He's the unofficial mayor of Tarata, and now Bryan Hocken is officially a Member of the New Zealand Order of Merit (MNZM).
Bryan was made an MNZM in the Queen's Birthday and Platinum Jubilee Honours List 2022, for services to agriculture and the rural community.
Announced on Monday, June 6, it's an honour he describes as having left him "blown away".
"I wasn't expecting it. When I saw the email telling me, I just couldn't believe it."
He's talking in a hushed voice down the phone for the interview, as he hasn't told anyone the news.
"That's the rule they tell you, you can't tell anyone before it's announced, so I haven't even told my wife."
It's unusual for him to keep a secret from his wife, Helen, with whom he celebrates 50 years of marriage later this year, and it's just as unusual to hear Bryan talking about following rules and doing what is expected. The hushed voice isn't normal for Bryan either.
"You've got to stand up and speak out. Make yourself heard."
And over the years, that's exactly what Bryan has done. He's led protests and marches, campaigned and advocated for a range of rural and farming issues. He was a lead organiser of the nationwide Federated Farmers campaign to oppose an animal emission tax, known as the fart tax, being imposed on farmers and has stood up for farmers against other things such as the United States Lamb Tariff, by which Bill Clinton wanted to put a tariff on all New Zealand lamb. Not to mention successfully stopping government plans for the compulsory microchipping of farm dogs and his, also successful, protests against proposed land access rules on farmland.
"A lot of this stuff, if you don't stand up and speak it just gets done, you've got to have a voice, and have to have an army behind you as well. Whatever you sow, you reap. There's no point turning up to a battle if it's just you, you've got to have the backing."
Getting the backing is another thing Bryan is good at, with his innate ability to make every feel like a friend, whether he has known them all his life or just met them two minutes ago.
"You've got to have personal contact with people, relate to them, get on their side and walk alongside them."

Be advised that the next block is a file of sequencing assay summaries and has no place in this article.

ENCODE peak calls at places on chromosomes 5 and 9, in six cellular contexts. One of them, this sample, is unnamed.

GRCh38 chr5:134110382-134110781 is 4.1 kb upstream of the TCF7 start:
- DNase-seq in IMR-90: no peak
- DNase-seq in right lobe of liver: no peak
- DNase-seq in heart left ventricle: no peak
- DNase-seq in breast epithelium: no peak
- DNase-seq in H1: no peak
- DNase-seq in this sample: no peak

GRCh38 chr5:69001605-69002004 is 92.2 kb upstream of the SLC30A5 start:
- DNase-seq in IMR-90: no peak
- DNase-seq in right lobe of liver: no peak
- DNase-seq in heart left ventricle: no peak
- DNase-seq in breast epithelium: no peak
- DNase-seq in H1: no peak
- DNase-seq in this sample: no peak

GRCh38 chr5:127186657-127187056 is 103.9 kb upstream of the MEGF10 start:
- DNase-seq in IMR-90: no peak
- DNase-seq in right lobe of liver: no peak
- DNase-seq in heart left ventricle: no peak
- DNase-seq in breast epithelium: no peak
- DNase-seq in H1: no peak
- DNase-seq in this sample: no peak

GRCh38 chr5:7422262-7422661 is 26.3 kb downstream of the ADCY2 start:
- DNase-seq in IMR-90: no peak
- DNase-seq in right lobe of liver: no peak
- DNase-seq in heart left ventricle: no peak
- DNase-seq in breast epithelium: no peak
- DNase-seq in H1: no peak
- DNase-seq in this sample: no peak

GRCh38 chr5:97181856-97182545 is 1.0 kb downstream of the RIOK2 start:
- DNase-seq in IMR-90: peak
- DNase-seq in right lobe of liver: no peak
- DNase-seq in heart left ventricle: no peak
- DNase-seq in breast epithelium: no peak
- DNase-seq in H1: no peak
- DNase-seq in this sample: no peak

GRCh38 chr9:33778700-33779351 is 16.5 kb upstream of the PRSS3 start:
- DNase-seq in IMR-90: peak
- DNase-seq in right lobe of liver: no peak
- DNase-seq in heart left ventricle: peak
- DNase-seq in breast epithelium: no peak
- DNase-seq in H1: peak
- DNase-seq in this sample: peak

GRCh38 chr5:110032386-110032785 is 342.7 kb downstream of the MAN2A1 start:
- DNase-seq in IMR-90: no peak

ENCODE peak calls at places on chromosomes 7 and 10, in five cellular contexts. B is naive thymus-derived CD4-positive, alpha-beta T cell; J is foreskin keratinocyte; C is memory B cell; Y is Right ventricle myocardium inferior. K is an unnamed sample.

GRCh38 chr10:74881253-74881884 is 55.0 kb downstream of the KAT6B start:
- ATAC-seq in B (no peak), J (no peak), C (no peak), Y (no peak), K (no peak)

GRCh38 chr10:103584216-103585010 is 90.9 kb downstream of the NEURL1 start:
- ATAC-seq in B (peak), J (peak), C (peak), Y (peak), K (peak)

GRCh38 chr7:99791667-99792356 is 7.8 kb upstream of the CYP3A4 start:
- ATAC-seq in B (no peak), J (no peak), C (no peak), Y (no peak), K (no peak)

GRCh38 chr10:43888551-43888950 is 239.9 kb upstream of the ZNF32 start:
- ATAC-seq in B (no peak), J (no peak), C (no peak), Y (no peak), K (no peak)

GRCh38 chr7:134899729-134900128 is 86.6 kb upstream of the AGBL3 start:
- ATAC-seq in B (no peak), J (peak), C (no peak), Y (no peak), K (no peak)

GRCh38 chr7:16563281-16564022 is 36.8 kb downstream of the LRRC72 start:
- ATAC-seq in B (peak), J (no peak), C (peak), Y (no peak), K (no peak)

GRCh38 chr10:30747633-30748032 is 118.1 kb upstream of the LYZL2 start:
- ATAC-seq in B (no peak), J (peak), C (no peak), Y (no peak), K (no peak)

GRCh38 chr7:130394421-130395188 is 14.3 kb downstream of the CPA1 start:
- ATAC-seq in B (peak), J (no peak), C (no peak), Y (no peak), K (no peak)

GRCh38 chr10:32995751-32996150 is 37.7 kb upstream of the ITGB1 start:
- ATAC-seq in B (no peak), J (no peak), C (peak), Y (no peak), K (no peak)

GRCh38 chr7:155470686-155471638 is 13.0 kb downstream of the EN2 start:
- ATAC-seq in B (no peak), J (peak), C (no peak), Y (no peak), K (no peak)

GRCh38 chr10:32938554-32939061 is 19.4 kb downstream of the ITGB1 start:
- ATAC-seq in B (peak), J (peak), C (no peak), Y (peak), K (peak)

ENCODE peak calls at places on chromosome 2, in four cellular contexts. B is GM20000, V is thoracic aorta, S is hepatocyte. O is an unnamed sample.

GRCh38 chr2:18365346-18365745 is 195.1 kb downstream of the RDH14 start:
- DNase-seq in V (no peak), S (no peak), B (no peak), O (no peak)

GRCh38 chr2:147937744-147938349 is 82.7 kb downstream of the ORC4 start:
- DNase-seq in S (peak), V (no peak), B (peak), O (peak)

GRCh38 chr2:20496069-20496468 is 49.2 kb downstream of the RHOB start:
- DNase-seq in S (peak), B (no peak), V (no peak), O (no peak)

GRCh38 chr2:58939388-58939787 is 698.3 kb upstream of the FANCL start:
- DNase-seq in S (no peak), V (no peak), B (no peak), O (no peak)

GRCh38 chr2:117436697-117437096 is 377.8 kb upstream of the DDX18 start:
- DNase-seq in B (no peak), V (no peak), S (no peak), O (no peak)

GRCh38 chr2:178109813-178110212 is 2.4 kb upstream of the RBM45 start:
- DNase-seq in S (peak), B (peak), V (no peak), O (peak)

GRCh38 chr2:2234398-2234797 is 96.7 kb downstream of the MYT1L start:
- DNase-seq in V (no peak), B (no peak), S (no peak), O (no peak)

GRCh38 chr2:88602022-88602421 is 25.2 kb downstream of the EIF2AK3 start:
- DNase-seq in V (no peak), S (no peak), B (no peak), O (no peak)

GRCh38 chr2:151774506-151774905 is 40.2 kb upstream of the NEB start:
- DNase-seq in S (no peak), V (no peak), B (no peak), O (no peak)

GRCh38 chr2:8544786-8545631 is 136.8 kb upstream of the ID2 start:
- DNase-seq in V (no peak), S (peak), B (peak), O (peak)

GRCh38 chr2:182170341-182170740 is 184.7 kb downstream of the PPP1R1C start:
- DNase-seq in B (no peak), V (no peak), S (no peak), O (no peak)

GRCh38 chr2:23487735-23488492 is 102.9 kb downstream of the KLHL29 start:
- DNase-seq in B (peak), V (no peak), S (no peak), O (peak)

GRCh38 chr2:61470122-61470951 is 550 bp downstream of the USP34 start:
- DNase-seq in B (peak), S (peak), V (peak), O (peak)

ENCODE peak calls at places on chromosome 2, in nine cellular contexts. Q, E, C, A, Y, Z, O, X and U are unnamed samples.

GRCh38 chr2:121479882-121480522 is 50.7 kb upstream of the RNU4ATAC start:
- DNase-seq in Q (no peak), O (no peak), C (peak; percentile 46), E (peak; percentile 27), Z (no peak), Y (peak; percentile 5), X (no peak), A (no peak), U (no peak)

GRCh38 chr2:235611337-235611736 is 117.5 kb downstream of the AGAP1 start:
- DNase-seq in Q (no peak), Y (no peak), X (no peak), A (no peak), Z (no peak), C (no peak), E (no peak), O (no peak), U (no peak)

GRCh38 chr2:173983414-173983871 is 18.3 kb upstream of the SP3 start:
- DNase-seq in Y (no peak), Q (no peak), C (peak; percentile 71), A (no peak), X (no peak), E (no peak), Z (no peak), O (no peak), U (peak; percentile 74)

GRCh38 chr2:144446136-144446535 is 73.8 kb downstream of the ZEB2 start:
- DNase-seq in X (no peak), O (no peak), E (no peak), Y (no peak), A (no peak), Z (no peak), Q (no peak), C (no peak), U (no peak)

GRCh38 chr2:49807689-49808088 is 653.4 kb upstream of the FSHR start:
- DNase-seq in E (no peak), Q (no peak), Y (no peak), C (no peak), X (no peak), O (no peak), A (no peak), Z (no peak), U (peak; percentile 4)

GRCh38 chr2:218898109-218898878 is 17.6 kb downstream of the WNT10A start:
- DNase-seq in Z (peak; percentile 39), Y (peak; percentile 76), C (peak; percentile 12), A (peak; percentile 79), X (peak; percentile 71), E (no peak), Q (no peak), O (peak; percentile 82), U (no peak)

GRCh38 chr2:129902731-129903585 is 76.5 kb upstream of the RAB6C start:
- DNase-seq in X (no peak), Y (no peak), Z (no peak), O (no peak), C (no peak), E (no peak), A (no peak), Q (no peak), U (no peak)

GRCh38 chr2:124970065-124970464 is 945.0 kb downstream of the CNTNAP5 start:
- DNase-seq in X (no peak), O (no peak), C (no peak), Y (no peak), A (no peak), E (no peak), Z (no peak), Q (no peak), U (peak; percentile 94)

He's walked alongside a lot of people over his farming career which has included a range of leadership and advocacy roles as well as still working on the 465-hectare sheep and beef farm with wife Helen, a farm which their daughter Sarah and son-in-law Jarred Coogan are now the majority shareholders of.
From hosting political figures, diplomats and people from all over the world at the farm to promote New Zealand Beef and Lamb, to organising a bi-annual Beef+Lamb New Zealand Taranaki Big Dine-In, Bryan is always making connections and forging links with the people around him.
"It's not the grades you make, it's the hands you shake," he says.
He's been president of Taranaki Federated Farmers, councillor of Beef+Lamb New Zealand's Western North Farmer Council, chairman of the Inglewood Veterinary Group and is a life member of the Tarata Sheep Dog Trial Club as well as patron of the Tarata Hall Committee. Not to mention the unofficial, but well-earned, mayor of Tarata role.
So are there any highlights in particular?
There's not one particular success that is better than another he says.
"They all mattered, everything I take on matters in some way."
When it comes to taking anything on, be it organising a party for a visiting sheep scanner from Wales to bussing hundreds of farmers down to Wellington to protest on the steps of Parliament, there's one thing he always focuses on, he says.
"I don't like to fail. It has to be good and it has to be a success."
He's looking forward to sharing his news with family and friends on Monday. It's them, the friends, family and wider community all around him, that are the backbone of everything he does and aspires to, he says.
"Because they are all part of it, you can't be a leader or do things if others aren't supporting you. My wife Helen, she has always been with me, helping and supporting, same with the kids and all the other people in the groups and clubs, they are all good people. Don't count the days, count your friends."
In the meantime, he's followed the rules and kept it a secret. Well, almost.
"I told the dogs when I got the email, they won't tell anyone else."